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Joyeux Thanksgiving: Celebrating Thanksgiving in France Posted by on Nov 24, 2014 in Uncategorized

When I was living in Paris, Thanksgiving (literally, l’action de grâce, although most French people will just say Thanksgiving) was the one day of the year when the American expatriate community would come together as one and reclaim their American-ness.

I’ll be honest: For part of the two years I spent living in France, I tried to pretend that I wasn’t American. I didn’t want to be identified as American on the streets, which would mean I wasn’t dressed “French” enough. This was during a time when there were some political tensions between France and the United States as well. Most of the time, upon discovering that I was American, conversations with complete strangers would turn into political discussions or remarks about my American accent. Occasionally, this made me uncomfortable enough to try to at least pretend that I wasn’t American. This didn’t happen all the time, but it did happen.

And, yet, Thanksgiving changed this attitude, at least for me and my American expat friends, every year. We scoured American grocery stores in the 7th arrondissement of Paris for large American-style sweet potatoes (les patates douces) and canned cranberry sauce (la sauce à la canneberge, although I have yet to meet a French person who knows what canneberge is!). Some adventurous friends ordered large turkeys, which ended up not fitting in their smaller European-style ovens. Our complex relationship with our native land would turn into unadulterated love and longing. For Americans, after all, Thanksgiving is inextricably linked with family.

One year, my language group and I organized a bicultural Thanksgiving. Americans and French alike attended a catered Thanksgiving feast at a local church. We stuffed ourselves on plates of stuffed Turkey (la dinde farcie), sweet potato and marshmallow pie (la tarte à la patate douce et à la guimauve), mashed potatoes (la puree de pommes de terre), string bean casserole (les haricots verts en daube), and pumpkin pie (la tarte à la citrouille). We drank wine and spoke in French, English, or Franglish. To this day, this remains one of my favorite Thanksgiving memories.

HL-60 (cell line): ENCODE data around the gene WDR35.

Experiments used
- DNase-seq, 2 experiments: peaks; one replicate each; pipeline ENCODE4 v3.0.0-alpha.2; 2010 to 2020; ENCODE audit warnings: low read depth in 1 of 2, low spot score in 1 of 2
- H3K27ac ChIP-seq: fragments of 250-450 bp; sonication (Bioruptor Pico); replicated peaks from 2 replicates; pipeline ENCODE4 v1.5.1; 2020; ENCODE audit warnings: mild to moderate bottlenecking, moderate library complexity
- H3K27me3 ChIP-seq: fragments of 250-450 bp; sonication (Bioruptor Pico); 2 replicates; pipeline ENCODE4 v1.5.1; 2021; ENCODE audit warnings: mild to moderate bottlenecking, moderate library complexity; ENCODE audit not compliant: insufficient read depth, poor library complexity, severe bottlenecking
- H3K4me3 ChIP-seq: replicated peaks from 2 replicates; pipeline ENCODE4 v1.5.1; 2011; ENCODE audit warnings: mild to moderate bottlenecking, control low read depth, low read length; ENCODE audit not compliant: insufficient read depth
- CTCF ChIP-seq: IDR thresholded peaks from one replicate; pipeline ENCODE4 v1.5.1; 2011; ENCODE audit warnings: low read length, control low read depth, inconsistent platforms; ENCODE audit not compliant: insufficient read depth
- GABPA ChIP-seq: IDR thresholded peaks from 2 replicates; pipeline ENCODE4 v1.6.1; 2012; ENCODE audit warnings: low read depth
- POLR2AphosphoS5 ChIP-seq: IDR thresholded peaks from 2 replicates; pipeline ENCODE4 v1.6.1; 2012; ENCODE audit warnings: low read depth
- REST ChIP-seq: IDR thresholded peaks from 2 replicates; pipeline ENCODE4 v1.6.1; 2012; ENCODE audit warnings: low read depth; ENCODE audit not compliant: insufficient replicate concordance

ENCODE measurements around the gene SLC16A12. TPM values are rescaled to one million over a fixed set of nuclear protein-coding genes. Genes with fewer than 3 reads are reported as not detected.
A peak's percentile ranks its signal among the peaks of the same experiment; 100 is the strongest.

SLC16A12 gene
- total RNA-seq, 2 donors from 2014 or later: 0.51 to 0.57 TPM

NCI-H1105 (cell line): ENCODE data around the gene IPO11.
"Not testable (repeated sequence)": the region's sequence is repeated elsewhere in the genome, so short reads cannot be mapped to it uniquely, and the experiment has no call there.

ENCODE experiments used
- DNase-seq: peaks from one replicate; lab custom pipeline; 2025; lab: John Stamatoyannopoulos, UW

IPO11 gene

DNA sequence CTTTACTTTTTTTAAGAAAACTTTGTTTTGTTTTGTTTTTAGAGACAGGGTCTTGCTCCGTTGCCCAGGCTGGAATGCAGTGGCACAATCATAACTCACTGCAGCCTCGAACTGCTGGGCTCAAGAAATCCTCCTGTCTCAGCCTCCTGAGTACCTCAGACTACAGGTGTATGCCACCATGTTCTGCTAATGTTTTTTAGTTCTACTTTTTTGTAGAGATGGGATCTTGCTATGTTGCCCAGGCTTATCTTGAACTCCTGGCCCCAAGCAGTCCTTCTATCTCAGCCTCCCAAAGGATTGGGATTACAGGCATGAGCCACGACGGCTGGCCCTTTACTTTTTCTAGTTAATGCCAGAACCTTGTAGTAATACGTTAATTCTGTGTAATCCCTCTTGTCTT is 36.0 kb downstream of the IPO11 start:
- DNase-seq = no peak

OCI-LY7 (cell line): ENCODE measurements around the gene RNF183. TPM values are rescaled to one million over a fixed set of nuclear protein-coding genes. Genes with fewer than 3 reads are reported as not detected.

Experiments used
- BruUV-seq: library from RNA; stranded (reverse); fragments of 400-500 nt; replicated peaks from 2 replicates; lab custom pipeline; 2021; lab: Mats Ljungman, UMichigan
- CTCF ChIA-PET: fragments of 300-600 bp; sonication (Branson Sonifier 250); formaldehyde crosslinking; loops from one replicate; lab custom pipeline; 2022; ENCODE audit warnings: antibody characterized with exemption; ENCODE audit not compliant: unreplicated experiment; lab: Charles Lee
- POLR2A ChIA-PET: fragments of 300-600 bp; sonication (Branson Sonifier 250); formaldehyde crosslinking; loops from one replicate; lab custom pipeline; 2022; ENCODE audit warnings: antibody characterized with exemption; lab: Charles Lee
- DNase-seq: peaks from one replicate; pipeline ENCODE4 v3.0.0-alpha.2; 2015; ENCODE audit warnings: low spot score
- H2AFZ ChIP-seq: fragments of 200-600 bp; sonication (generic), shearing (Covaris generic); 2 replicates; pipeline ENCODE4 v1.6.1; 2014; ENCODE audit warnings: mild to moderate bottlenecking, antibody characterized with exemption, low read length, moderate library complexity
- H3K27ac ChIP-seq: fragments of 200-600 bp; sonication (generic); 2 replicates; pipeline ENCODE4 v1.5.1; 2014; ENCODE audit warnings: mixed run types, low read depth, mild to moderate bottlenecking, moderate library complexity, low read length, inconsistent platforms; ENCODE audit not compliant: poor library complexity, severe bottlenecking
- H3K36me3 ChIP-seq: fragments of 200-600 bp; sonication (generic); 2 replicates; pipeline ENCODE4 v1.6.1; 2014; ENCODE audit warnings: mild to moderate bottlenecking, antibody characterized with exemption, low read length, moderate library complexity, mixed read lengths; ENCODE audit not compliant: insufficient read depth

Here’s a little paragraph in French explaining what Thanksgiving means to Americans. Read it and let me know if you would add anything else, in French, of course!

La fête de Thanksgiving est une fête américaine qui est célébrée tous les derniers jeudis du mois de novembre. A la base, elle est une fête chrétienne, mais elle est maintenant fêtée comme une célébration laïque. Tous les ans, les américains fêtent ce jour-là pour reconnaitre l’histoire des premiers pèlerins sur le sol américain. Leur installation ne fut capable qu’avec des indigènes américains et aux bonnes récoltes. La célébration se fait autour d’une table familiale avec un repas festif et avec une attitude de remerciement.

Happy Thanksgiving! Joyeux Thanksgiving!

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About the Author:Elizabeth Schmermund

Bonjour tout le monde! I'm a freelance writer, doctoral student, mom, and Francophile. I'm excited to share some of my experiences living in France, as well as the cultural nuances that I've learned being married to a Frenchman, with all of you. To find out more about me, feel free to check out my website at http://www.imaginistwriter.com. A la prochaine!


Comments:

  1. Margery:

    …et peut-être de gluttonerie!

  2. Therese:

    Aussi:
    En le weekend de la fête de Thanksgiving il y a grands trafic dans l’aeroports et les autoroutes. C’est la plus de l’annee entiere. Tout le monde veut etre avec sa famille.

  3. Elizabeth Schmermund:

    Therese: c’est vrai, il y a souvent des routes très chargées pendants les fêtes!